Death & Dying, Life & Living, Poetry

let me weep

No one escapes grief and suffering. But a good number of dementia care partners seem to have more than their fair share. Many are devastated by what they experience as the slow and cruel death of loved ones as they watch them disappear before their very eyes.

I’m fortunate to have never felt like my mom was disappearing, or that I had lost her, or that she was “a shell.” Rather, in some ways I felt she was more her true self than ever. So I didn’t mourn losing her as she lived with dementia, together we made the best of it. But I do mourn her death, maybe I always will.

Care partners express grief, mourning and loss in different ways. One of them is to cry. I’ve always been okay with tears, maybe because I’m well-practiced at crying, which I do randomly on a regular basis. I embrace tears no matter their source, just as I try to be fully present in all of my emotions–not always easy, but rewarding nevertheless.

This poem is about grief, sorrow and tears, and how sometimes it’s good to just let them be.

let me weep

© 2017 punkie

if i should cry
please let me be
it’s just the grief
you cannot see

a pit, a chasm
of black despair
in which i clutch
and gasp for air

the canyon widens
through my chest
its river a torrent
of waves and crests

please leave me here
awash in sorrow
and let me weep
until tomorrow


© 2017 Susan Macaulay. I invite you to share my posts widely, but please do not reprint or reblog or copy and paste my poems and posts into other blogs or social media without my permission. Thank you.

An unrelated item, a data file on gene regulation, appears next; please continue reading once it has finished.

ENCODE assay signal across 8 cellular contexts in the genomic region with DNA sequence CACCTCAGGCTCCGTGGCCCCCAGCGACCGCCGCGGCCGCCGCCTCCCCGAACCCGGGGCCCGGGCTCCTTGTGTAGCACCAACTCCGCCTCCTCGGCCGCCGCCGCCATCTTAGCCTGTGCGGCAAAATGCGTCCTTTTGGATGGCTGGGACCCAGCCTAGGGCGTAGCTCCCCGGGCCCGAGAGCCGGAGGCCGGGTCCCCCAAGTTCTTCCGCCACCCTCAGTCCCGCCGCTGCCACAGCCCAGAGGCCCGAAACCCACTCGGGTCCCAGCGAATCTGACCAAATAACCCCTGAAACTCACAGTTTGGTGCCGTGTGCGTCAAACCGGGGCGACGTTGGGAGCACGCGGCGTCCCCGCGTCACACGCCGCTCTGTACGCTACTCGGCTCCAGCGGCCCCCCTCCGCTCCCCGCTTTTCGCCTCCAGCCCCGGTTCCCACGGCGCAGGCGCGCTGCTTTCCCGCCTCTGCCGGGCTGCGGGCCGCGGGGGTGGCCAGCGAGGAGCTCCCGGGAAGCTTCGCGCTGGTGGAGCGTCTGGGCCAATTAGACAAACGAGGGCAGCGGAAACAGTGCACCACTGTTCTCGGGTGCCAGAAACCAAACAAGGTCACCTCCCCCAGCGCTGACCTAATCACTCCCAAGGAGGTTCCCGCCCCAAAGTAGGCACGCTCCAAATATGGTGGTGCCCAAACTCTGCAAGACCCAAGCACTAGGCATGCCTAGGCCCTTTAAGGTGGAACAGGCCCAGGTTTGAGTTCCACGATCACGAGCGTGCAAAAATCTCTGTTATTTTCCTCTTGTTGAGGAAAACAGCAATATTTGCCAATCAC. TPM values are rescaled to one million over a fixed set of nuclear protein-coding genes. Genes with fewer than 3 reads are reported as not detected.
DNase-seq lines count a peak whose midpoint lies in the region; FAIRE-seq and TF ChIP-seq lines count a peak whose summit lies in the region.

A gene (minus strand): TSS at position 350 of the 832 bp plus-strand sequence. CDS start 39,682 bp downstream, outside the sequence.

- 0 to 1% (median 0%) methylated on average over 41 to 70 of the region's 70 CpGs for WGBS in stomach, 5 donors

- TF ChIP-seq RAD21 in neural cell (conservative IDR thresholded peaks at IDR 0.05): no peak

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Image copyright: semolina / 123RF Stock Photo

5 thoughts on “let me weep”

  1. That is beautiful, Susan, and could be applied to any great loss in one’s life–not just someone lost to Alzheimer’s. Very touching.
    There were times when I wished I could weep because I think it is healing on many levels…but I could just never allow myself to really just let it all go. It was as if- I “let it go” what would I have left of that person inside me…..I dunno….crazy thought I guess. But then, we are all a little crazy when we deal with what seems an insurmountable loss.
    Love to you- Diana


    1. Thanks Diana, I agree it applies to everything, and everyone for that matter. Thanks for sharing your own personal story about grieving – you’re so right that we all go a little crazy when dealing with something like insurmountable loss. Maybe because we need to.


    1. Thanks Donna, that’s very kind. I only started writing poetry about three years ago, and I’m very much stuck in a nursery rhyme/rhyming couplet/Dr. Seuss mode, but it’s what pleases me, and puts a smile on my face 🙂

      Here are a couple of uplifting ones I think you might like:


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